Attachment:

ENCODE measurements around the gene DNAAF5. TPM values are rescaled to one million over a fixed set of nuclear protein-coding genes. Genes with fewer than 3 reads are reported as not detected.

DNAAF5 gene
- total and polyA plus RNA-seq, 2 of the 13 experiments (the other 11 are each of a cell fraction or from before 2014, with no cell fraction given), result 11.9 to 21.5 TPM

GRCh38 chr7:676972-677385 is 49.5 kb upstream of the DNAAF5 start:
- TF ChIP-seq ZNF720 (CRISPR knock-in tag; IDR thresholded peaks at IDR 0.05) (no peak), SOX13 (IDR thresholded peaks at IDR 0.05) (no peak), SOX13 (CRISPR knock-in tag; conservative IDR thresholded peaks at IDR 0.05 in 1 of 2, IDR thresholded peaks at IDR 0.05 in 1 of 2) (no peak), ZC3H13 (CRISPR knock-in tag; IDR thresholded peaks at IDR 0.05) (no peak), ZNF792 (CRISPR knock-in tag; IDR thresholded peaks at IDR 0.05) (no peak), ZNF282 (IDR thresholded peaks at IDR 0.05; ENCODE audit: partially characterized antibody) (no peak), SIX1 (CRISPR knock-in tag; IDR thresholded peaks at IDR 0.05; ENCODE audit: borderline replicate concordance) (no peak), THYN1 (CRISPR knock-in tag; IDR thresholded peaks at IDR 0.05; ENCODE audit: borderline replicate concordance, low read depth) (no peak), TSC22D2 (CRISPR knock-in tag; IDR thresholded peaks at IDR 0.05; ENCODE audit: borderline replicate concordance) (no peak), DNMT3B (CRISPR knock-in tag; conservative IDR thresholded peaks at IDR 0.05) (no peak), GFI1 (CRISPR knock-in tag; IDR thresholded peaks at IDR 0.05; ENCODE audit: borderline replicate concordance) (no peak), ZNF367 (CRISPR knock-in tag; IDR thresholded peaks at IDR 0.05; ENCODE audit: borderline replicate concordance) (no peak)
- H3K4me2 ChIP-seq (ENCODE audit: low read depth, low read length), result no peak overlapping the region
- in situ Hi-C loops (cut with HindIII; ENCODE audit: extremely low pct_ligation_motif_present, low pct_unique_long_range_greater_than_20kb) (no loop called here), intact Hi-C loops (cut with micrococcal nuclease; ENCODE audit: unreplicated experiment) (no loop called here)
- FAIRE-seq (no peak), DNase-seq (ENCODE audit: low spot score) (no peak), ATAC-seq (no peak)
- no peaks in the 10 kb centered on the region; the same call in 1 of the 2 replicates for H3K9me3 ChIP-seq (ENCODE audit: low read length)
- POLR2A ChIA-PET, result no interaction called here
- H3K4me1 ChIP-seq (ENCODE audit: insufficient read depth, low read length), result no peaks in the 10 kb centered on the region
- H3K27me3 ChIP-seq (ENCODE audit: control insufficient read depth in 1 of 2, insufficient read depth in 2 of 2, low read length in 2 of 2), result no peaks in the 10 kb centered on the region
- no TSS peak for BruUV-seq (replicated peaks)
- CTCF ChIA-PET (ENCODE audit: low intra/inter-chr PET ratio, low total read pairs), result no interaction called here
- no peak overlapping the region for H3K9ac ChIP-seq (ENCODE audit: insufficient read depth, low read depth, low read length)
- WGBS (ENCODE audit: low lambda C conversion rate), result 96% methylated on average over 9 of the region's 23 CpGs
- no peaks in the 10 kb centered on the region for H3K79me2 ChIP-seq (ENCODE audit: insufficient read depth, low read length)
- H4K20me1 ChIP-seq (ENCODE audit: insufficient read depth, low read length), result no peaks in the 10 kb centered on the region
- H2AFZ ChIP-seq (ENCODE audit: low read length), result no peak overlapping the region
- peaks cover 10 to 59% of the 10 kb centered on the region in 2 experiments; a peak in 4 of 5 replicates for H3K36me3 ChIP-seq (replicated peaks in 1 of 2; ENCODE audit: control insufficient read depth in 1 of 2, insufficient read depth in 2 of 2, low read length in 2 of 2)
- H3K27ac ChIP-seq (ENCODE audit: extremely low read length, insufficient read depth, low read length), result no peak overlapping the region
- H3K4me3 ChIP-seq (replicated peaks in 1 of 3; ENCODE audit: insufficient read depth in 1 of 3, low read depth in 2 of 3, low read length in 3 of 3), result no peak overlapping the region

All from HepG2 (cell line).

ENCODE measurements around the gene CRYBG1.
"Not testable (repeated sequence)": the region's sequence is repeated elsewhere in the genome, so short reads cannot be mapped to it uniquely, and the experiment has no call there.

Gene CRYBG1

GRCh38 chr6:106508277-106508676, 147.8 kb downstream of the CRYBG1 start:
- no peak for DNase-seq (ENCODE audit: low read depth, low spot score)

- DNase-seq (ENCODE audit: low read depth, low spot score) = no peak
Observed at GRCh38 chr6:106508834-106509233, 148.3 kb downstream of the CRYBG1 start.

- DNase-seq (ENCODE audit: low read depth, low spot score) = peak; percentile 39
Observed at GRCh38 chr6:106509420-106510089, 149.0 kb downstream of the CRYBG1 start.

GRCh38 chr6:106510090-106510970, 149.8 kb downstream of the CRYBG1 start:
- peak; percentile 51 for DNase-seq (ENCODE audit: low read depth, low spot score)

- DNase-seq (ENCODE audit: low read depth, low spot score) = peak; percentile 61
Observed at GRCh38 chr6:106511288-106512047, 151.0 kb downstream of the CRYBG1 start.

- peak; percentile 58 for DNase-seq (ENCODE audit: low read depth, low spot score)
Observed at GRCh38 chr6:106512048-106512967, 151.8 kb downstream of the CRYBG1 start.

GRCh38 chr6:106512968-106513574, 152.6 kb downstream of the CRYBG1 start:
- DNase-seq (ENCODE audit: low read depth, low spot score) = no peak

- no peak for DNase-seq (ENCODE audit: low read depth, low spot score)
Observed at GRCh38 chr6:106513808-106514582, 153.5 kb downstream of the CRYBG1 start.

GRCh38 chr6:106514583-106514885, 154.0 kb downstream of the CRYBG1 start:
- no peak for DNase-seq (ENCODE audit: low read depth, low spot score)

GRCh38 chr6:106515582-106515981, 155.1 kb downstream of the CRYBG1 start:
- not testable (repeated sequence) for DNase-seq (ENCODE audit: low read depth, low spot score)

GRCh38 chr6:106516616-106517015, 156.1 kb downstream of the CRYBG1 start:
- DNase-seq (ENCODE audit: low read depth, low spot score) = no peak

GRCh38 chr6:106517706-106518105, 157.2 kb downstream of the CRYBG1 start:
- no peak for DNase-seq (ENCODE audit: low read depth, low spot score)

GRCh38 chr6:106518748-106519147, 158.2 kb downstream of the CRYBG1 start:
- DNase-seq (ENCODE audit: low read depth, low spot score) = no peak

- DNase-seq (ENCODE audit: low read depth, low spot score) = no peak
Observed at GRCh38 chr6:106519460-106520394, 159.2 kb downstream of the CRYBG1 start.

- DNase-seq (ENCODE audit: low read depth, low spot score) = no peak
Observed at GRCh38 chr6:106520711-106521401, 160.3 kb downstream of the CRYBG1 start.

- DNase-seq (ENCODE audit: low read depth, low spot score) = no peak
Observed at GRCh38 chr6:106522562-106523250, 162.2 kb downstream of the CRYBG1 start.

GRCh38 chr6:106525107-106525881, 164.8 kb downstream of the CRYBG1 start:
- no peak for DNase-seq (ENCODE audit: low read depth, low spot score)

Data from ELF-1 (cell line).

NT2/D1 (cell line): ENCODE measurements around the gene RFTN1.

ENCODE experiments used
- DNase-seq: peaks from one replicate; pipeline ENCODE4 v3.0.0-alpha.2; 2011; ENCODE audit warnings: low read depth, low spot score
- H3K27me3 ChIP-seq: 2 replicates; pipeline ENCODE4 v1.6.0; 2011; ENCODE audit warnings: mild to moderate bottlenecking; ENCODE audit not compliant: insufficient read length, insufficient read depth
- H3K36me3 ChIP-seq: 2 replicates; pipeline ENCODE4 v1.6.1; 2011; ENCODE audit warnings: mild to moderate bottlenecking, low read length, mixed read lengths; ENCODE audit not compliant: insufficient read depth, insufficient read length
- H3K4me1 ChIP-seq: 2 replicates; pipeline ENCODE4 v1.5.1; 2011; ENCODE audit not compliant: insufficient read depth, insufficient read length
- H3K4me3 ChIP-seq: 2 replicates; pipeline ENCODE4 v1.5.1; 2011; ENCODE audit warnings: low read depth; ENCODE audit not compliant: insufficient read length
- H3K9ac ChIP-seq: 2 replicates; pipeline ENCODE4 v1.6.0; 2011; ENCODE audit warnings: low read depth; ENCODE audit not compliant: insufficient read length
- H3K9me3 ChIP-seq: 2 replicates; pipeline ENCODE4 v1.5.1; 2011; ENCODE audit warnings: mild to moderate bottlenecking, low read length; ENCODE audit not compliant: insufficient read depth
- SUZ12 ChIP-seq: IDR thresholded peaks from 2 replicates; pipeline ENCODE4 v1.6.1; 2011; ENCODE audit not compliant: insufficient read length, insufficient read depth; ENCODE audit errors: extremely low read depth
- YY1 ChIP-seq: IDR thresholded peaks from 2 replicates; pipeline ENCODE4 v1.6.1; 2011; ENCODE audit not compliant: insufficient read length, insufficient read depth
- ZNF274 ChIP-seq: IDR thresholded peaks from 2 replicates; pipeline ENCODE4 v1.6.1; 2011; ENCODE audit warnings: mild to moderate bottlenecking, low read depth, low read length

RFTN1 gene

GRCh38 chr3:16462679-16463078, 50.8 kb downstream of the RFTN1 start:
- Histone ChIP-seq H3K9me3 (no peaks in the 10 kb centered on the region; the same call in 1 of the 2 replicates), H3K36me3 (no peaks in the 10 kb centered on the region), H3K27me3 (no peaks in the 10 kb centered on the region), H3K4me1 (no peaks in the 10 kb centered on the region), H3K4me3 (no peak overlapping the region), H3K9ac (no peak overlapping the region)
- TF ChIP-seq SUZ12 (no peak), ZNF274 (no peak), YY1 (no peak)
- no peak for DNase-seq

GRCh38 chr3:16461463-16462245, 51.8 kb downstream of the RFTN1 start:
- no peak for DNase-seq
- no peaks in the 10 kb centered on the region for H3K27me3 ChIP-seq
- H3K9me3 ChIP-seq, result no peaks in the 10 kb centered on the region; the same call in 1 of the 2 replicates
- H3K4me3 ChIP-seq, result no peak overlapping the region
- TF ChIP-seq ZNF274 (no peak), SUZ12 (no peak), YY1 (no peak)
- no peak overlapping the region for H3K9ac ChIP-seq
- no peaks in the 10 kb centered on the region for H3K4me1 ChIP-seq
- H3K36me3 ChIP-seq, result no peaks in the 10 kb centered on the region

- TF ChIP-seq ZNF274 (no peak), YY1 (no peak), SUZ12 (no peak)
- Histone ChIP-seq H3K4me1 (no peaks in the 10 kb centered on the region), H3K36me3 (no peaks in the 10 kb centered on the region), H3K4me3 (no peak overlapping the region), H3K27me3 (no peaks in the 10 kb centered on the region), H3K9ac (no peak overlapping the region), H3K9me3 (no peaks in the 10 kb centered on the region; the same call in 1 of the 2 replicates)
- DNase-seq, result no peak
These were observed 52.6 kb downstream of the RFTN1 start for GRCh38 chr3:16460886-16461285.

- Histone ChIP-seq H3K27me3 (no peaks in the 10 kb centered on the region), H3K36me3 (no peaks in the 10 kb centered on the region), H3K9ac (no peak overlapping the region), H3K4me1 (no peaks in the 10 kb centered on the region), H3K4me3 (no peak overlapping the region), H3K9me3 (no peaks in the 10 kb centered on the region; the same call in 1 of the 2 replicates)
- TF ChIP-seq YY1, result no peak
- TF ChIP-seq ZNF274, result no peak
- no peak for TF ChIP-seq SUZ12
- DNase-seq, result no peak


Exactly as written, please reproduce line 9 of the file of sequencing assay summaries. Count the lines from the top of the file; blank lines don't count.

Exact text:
- no peaks in the 10 kb centered on the region; the same call in 1 of the 2 replicates for H3K9me3 ChIP-seq (ENCODE audit: low read length)